Best Photography Sites On The Net?
"If it works, it's obsolete."--Marshall McLuhan (1911-1980)
I n researching Web Profiles, I see lots of websites. Many homepages, including my own, use Flash (www.macromedia.com) animation, but there's resistance by digital purists who prefer that a site's focus be on images, not the message. The proliferation of cable, DSL, satellite, and other forms of broadband communication lets designers use Flash to communicate a message that might just transcend the photographs themselves. "The medium is the message" is just as true today as when Marshall McLuhan said it in 1964.
OK, I'm gonna say it: Jerry Avenaim (http://jerryavenaim.com) has the best photographer's website on the Internet. It contains images that speak to the viewer beyond the pixels they're rendered on and tells the image-maker's story in a way unlike any medium since the multi-image slide projector shows of the 1970s, except instead of lugging 15 Ektagraphics around, you can just e-mail a URL.
The opening dialog box specifies 1024x768 screen resolution, Internet Explorer, and Macromedia Flash Player, but Internet Explorer 6 has so many security holes I long ago switched to Opera (www.opera.com) and after clicking Enter everything worked fine. After you catch your breath, you'll have witnessed how this medium tells you what Avenaim does, where he does it, and the impact his images have on viewers.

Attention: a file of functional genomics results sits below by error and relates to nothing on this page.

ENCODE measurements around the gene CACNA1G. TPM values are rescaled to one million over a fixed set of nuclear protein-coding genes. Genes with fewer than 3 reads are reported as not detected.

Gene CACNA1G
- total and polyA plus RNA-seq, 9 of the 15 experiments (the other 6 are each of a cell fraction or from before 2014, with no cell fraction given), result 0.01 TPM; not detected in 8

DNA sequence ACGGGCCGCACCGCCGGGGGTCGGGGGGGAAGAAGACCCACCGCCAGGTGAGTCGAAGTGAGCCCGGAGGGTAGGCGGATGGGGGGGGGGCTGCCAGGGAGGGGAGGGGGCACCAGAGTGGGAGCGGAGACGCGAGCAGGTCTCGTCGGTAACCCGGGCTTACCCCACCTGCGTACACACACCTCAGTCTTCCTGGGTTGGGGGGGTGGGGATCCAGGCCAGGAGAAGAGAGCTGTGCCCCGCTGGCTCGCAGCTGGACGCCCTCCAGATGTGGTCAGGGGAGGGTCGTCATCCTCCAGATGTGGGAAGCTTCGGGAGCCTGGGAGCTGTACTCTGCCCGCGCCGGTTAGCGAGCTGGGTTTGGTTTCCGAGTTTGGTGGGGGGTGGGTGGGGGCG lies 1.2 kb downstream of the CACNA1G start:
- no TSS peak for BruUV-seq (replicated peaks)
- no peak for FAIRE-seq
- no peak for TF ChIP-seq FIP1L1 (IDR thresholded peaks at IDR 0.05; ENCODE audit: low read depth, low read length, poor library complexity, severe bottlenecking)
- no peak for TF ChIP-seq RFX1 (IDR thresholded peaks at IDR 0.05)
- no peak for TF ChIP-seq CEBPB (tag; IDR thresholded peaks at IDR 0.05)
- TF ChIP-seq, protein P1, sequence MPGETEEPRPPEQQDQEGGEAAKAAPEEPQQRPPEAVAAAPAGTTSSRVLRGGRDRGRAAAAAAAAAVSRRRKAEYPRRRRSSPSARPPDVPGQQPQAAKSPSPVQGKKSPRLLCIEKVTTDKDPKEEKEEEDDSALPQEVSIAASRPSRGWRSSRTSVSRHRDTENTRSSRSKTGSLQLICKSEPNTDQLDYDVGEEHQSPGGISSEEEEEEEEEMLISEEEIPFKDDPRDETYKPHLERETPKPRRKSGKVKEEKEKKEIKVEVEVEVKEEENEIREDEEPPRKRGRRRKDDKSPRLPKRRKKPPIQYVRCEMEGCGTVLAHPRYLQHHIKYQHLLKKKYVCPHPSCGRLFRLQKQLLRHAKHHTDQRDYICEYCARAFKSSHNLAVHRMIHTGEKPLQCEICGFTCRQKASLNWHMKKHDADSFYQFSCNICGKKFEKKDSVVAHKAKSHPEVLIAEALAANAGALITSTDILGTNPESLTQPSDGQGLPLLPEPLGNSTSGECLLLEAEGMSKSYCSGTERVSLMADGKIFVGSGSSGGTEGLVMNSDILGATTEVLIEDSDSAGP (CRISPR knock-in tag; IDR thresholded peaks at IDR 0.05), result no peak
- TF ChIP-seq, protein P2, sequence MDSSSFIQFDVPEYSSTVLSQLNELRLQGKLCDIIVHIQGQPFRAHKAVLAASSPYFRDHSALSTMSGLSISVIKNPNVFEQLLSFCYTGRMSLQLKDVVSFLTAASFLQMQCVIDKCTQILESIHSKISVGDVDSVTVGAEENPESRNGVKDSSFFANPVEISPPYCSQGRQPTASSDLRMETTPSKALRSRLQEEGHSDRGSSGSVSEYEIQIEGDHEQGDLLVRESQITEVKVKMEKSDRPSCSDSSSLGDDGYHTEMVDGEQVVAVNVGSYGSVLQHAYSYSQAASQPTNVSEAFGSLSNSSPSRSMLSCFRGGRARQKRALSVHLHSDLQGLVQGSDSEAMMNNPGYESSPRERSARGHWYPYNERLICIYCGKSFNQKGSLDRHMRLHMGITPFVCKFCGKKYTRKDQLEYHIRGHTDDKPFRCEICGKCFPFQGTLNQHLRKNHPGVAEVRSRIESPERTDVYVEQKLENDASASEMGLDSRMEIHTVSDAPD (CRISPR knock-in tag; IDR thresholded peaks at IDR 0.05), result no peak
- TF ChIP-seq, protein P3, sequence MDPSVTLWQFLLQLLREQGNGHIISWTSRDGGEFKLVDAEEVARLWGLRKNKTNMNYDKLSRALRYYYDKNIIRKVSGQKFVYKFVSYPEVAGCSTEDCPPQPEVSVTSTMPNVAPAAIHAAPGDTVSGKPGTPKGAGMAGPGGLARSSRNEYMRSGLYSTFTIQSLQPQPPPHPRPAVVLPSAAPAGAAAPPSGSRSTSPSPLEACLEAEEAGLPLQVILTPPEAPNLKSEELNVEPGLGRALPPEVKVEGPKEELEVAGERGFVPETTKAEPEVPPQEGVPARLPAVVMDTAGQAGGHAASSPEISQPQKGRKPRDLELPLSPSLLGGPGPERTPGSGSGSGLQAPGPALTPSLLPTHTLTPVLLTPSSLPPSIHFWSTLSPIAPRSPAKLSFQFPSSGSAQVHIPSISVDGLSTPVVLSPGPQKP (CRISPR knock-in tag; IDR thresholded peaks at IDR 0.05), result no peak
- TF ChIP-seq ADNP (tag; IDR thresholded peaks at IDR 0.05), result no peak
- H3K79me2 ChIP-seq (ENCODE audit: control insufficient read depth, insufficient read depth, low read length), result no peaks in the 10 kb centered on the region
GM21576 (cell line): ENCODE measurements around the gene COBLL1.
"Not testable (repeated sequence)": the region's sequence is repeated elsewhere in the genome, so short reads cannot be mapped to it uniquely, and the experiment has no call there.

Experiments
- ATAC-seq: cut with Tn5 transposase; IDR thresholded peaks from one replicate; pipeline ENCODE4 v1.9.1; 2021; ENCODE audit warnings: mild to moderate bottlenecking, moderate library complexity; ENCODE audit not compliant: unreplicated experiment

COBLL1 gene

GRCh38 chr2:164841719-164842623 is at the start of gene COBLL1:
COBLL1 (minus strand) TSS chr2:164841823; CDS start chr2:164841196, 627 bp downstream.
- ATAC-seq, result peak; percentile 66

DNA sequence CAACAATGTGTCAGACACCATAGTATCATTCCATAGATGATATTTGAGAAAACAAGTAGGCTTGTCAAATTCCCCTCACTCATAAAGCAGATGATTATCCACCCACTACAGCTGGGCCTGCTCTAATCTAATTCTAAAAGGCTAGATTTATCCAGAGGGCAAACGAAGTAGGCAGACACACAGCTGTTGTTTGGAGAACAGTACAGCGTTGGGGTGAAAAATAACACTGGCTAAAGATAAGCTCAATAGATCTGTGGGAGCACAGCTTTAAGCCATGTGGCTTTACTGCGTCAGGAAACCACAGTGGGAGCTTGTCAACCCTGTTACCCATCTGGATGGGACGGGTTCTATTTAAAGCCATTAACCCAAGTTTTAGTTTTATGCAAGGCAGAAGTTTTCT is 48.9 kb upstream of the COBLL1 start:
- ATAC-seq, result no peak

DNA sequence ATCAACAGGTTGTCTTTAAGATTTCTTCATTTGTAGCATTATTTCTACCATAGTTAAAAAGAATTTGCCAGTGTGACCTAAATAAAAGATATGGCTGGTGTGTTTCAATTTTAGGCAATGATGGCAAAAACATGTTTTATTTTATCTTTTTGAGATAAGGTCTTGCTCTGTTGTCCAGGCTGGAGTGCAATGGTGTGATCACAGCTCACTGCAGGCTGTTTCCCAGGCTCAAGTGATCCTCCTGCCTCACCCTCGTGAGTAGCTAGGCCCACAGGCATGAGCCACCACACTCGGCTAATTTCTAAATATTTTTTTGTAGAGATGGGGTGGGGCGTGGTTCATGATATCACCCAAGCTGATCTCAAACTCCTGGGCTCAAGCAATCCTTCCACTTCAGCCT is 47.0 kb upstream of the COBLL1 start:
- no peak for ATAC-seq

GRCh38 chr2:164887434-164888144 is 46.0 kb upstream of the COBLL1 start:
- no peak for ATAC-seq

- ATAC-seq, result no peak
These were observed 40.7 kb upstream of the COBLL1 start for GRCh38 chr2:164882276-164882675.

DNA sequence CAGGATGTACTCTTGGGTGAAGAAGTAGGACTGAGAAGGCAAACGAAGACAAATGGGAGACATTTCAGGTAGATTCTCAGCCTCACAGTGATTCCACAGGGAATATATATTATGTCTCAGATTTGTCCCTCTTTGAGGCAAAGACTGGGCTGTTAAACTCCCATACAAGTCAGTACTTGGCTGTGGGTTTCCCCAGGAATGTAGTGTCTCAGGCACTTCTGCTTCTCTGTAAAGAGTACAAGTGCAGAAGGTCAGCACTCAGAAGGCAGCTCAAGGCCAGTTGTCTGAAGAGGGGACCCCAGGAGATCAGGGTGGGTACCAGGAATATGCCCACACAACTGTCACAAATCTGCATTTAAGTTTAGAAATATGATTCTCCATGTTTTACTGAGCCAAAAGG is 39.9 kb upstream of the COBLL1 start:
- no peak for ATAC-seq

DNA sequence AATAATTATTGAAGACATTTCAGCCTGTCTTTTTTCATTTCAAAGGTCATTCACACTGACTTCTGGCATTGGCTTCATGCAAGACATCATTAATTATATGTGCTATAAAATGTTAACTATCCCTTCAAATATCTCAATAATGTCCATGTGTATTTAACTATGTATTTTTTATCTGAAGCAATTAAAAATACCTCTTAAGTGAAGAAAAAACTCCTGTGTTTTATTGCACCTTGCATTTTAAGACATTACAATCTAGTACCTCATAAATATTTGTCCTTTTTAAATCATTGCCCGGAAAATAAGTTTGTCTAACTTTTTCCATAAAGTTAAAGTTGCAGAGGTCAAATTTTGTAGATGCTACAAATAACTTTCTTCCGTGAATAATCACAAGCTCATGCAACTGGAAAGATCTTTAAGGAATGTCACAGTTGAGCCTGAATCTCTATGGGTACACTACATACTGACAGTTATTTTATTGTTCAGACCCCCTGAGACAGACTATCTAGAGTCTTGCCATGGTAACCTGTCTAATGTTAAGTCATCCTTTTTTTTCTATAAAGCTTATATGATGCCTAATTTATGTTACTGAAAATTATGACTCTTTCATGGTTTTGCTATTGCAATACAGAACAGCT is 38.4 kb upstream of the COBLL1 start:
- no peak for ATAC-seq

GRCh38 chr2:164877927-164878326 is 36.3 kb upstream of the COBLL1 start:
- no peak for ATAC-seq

Avenaim's specialties range
from celebrities to fashion to athletes to fine art and have a unifying theme.
Avenaim photographs people, but how he approaches each subject is unique and
unaffected. His real style is built around a commitment to excellence and an
uncompromising desire to make each image reflect the person being photographed,
not himself. Look at his portraits of the wacky Tom Green and the achingly beautiful
Charlize Theron and you'll notice the images reflect the subject, not
In the Celebrities Portfolio, there are images of such grace they will be an inspiration to anyone who photographs people. His portrait of Charlton Heston radiates dignity, and look at Heston's eyes; Avenaim has connected with him. The photograph of Angela Bassett with milk poured over her (OK, tell me you would have thought of that) combines sensuality with a sense of tactile abstractness you don't see in celebrity images. This tells me his subjects trust him.
The Fashion Portfolio images combine
the expected with the unexpected, including 1920s black and white men's
fashion blended with today's sensibilities. Avenaim's monochrome
images like the "black and white feet" transcend the genre. Sports
and fashion have little in common, so I was unprepared for the Athletes Portfolio
that ranges from no-nonsense portraits of the Green Bay Packer's Ray Nitschke
to my favorite, the Denver Bronco's Neil Smith. I wish there were more
pages of sports images.
The Fine Art Gallery takes you to what is essentially another site displaying images from Avenaim's book Naked Truth; landscape images that demonstrate what a terrific photographer he is; and images of celebrities such as a hunky David Duchovny, a chilling Robert Blake, and a winsome portrait of the late Rod Steiger that breaks my heart. There's also a Bio with a nice photo of Avenaim and information on buying prints.
Avenaim's website changes
the rules and guidelines about what a professional photographer's website
should look like and how it can communicate with, as the site itself says, "the
This site carries a nudity advisory because of the fine art nudes and some artistic nudity in the Celebrities Portfolio.
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